School veterans honoured for 3000 years of service

An elite group of teachers and education staff have been acknowledged for their 50 year-plus service milestones. Glenn Cullen reports.

A man with a woman holding a trophy. A man with a woman holding a trophy.
Image: Macquarie Fields Head Teacher Perry Celestino with Deputy Premier Prue Car.

Even before he was a teenager, New York born Perry Celestino thought he’d be a teacher; he just never imagined doing it on the other side of the world for more than 50 years.

The Macquarie Fields High School Head Teacher came to Australia during a national teacher shortage in 1973 – and never left.

“I was a 23-year-old and wanted to see the world,” said Mr Celestino, one of 59 NSW Department of Education staff with 50 or more years’ service who were formally acknowledged at a Service Recognition Dinner on Thursday.

“I fell in love with teaching straight away and also with the Australian way of life.”

Starting off at Cumberland High School, Mr Celestino quickly became involved in helping to steer the curriculum, developing the first high school anthropology course in the state.

At Macquarie Fields High School he established and ran the highly successful Future Teachers Club, a first of its kind in Australia and with more than 1400 members to date.

Mr Celestino, who will return to the school in 2024, said he keeps things fresh by “trying to do something new every year”.

“I don’t want to sit around and play bowls,” he said with a laugh.

The Service Recognition Dinner was instituted for 2023, with the Department’s Chief People Officer Shaun Ruming instrumental in formalising the occasion.

It was determined that 50 years of service would be the marker, with 59 staff members meeting the qualifying criteria for 2023.

NSW Department of Education Secretary Murat Dizdar paid tribute to the group who had logged more than 3000 years of teaching in NSW.

“During a year in which we’ve marked 175 years of public education in NSW, it’s fitting that we now celebrate significant individual milestones from people who have given so significantly to public education in this state,” he said.

“So much passion and sacrifice go into the teaching profession and many other roles within public education, and I’d like to personally acknowledge and congratulate each of these 59 wonderful ambassadors.

“Ultimately, it’s the students that benefit from their vast experience, depth of knowledge and commitment to helping multiple generations to learn – and for that we are incredibly thankful.”

A woman and two men sitting at a table. A woman and two men sitting at a table.
Image: Brothers Leo and Graham Hudson have racked up more than a century of service between them at the NSW Department of Education.

From across Sydney to the NSW coast and the bush, the backdrops may be a little different but the passion for teaching stands out.

There’s the story of the Hudson brothers – Leo (Toronto High School) and Graham (Dungog High School) who have racked up more than a century between them in NSW public education, but only got to teach together during the COVID pandemic.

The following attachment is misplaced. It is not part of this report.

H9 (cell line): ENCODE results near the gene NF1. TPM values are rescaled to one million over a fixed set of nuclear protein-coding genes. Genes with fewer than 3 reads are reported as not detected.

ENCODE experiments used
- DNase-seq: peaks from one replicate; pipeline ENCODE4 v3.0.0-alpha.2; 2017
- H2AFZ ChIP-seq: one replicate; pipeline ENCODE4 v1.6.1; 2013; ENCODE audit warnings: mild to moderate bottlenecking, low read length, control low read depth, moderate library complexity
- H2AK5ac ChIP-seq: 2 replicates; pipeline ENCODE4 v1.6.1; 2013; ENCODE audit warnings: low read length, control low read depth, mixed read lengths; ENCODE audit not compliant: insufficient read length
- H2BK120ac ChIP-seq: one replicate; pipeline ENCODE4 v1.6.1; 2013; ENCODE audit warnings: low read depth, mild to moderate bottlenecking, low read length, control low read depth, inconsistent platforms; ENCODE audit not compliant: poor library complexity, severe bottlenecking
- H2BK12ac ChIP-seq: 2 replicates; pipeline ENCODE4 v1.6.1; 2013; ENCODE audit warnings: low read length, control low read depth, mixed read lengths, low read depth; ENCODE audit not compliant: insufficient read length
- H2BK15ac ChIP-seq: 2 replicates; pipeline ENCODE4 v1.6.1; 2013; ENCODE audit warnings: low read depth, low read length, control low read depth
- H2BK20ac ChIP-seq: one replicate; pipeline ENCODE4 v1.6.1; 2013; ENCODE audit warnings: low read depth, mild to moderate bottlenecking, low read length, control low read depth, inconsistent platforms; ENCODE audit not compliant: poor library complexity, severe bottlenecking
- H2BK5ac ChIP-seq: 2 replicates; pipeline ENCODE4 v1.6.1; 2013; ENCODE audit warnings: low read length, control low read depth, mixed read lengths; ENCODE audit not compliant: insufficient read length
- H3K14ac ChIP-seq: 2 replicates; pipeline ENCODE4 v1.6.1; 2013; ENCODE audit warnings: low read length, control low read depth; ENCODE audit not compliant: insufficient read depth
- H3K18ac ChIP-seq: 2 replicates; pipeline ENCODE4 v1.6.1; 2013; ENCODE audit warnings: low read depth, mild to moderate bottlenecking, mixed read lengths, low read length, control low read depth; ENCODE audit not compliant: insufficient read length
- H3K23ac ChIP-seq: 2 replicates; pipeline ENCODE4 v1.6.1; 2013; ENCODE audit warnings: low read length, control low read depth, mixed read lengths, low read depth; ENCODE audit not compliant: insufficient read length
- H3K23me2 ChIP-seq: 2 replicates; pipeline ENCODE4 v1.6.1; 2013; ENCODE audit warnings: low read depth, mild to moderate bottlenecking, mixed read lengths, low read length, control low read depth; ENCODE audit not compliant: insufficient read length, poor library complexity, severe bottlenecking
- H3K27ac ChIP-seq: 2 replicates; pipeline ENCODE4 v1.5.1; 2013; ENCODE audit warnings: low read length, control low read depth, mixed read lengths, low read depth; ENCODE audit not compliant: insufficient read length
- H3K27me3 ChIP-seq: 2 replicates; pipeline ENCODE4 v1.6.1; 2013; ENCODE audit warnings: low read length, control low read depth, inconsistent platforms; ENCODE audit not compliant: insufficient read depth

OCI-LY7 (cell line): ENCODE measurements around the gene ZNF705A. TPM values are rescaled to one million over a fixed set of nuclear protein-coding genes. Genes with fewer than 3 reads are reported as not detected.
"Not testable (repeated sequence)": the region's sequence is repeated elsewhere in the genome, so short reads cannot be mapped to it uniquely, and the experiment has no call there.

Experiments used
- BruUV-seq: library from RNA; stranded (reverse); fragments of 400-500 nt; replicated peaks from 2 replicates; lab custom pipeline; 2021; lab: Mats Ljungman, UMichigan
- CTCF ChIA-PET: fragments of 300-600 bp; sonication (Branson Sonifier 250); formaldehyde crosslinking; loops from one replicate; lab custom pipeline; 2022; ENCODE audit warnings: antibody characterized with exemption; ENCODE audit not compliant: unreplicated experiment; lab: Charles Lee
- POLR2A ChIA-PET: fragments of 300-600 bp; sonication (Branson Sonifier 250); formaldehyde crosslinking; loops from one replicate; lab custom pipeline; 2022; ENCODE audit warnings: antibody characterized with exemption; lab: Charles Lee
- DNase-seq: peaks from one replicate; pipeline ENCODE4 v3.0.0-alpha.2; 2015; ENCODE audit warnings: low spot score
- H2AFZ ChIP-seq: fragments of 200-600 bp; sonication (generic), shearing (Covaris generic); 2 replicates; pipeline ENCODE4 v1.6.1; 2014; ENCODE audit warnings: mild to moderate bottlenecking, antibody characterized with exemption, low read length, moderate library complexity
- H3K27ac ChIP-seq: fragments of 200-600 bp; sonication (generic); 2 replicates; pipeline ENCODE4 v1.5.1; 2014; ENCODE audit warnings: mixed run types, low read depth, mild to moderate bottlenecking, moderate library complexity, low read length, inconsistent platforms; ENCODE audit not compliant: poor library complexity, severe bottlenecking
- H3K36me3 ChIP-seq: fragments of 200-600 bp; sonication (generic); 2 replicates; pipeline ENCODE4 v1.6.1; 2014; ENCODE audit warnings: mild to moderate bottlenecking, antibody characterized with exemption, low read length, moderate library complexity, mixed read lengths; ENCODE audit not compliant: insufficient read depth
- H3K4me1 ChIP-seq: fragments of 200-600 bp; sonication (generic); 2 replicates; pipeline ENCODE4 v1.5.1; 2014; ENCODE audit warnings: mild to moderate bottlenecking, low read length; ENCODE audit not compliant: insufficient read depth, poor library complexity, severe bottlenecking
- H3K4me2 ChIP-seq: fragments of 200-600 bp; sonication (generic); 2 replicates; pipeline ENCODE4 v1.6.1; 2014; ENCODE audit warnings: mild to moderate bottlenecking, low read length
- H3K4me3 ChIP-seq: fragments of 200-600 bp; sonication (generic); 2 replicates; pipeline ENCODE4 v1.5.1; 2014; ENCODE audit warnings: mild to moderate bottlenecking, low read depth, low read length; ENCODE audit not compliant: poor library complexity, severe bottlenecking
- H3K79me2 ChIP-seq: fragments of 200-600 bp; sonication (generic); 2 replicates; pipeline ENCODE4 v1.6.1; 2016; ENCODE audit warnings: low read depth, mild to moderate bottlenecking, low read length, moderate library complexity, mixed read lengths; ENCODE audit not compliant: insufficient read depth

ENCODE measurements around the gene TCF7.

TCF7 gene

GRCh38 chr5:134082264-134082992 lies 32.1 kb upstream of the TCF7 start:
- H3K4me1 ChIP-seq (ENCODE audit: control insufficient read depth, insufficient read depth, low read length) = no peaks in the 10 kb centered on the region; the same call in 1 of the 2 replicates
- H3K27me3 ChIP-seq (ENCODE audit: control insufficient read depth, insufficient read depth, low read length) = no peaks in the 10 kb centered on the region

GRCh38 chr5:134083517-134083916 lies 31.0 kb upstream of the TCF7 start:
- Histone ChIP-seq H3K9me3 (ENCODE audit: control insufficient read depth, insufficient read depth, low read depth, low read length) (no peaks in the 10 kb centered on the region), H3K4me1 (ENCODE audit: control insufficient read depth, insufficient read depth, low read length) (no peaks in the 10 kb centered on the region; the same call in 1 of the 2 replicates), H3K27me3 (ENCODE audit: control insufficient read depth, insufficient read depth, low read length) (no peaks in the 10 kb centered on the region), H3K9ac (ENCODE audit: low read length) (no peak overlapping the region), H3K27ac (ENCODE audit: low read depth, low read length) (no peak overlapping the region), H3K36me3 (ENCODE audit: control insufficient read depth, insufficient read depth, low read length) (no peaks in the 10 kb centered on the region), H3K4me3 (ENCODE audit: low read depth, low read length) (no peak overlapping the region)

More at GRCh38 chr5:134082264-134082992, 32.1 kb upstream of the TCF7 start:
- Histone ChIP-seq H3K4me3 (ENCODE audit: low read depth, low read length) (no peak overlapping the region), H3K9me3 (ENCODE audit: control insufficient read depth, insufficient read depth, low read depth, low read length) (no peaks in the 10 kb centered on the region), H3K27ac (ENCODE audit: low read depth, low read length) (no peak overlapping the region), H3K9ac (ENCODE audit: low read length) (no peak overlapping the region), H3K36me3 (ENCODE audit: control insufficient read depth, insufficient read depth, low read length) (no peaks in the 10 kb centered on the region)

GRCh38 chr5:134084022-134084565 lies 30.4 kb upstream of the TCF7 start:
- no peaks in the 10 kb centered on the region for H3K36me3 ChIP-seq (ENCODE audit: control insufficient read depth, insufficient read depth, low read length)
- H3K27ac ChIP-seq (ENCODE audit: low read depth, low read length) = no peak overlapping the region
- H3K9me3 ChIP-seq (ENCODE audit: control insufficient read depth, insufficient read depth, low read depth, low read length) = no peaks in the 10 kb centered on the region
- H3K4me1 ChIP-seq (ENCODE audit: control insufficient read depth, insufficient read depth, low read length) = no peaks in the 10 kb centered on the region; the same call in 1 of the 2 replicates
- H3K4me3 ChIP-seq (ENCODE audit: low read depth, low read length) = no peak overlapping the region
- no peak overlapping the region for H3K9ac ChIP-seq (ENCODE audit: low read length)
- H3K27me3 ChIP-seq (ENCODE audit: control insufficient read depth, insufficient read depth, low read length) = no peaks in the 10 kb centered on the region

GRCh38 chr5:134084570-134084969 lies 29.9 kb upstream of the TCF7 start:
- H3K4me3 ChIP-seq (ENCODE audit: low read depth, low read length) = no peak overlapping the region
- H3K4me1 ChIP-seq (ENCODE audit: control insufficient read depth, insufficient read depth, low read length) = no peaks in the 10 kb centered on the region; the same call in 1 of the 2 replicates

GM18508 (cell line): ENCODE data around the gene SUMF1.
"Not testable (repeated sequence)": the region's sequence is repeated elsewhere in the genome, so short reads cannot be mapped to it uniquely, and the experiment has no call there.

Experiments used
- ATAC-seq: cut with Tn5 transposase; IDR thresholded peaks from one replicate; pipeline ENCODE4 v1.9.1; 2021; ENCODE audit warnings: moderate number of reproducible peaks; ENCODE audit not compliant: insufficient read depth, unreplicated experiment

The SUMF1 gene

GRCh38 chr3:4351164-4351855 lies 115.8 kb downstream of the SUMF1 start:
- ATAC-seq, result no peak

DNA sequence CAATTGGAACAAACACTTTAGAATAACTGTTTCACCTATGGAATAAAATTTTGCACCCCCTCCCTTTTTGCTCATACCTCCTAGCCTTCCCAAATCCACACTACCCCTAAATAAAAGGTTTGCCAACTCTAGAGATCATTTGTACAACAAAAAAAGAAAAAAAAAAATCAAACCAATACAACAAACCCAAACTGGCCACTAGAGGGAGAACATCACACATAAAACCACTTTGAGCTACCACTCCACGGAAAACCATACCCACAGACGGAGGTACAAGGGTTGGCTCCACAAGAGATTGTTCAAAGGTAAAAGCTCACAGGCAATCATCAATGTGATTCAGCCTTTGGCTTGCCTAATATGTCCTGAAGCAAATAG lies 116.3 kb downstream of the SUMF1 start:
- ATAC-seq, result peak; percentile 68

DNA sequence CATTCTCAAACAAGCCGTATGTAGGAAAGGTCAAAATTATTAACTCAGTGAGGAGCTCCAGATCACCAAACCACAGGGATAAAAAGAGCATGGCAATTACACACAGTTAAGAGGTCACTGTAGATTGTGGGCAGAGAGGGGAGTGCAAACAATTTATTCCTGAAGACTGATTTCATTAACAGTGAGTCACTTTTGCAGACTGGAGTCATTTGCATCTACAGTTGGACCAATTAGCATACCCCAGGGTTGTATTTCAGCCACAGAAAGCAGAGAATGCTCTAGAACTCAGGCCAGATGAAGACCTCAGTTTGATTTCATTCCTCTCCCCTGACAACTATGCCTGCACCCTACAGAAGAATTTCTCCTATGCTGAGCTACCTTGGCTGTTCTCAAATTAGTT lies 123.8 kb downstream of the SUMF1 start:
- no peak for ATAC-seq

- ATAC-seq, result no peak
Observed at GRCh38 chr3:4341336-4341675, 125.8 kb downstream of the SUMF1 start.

Then there’s widely admired Bellevue Hill Public School principal Sue Bennett who works alongside Delma de Kantzow, another half centurion who divides her time between there and Glenmore Road Public School as a school counsellor.

And of course, Burwood Girls High School Principal Mia Kumar, with 54 years in the Department and an enduring passion for girls in STEM learning.

“There is a place for everyone to excel at something in public education,” Ms Kumar said.

In the country, the pace of life may be different but the rewards of impacting a young life are much the same.

Lynette Willett has worked as a school administrative support staff member under eight principals at Corowa High School since 1971.

“I can’t believe it has been 52 years, but I’m still enjoying it and don’t have any plans to move on,” Ms Willett said.

“I have formed lifelong friendships over this time with many of my Corowa High School colleagues.

“The students have always been lovely, friendly, respectful and good-humoured country kids.”

A principal in a classroom. A principal in a classroom.
Image: Burwood Girls High Principal Mia Kumar is an institution at the school.

Aina Martin

Andrea Connell

Ann Barry

Colleen Hayward

Delma de Kantzow

Denis Weiss

Dorothy (Lauraine) Cunningham

Douglas Creighton

Douglas Meaney

Elizabeth Tyndall

Estelle Harman

Fayleen Browning

Garry McEwin

George Giugni

Graham Hudson

Gwenda Payne

Ian Denton

Janne Schill

Jennifer Anderson

Jill James

Joan Kahl

John Duffy

John Quinnell

Judith Hyland

Julie Smith

Kathleen Hooper

Kathleen Prudence

Keri-Maree Allen

Dr Kristine Bajuk

Kristine Hudswell

Leo Hudson

Lilias Brown

Lorelei Morris

Lynette Thomas

Lynette Willett

Lynette Williams

Lynn McClenahan

Madeleine Finch

Malcolm McDonald

Mia Kumar

Michael Kicielinski

Miroslav Zivanovic

Naassa Duar

Patricia Williams

Paul McFadden

Perry Celestino

Peter Swain

Robert Beattie

Robyn Sheen

Rosemary Kent

Ruth Elston

Sandra Palmer

Sharon Iacono

Suzanne Bennett

Suzanne Ranger

Therese Kenway

Veronica Bourke

Wendy Norton

Dorothy Hemming

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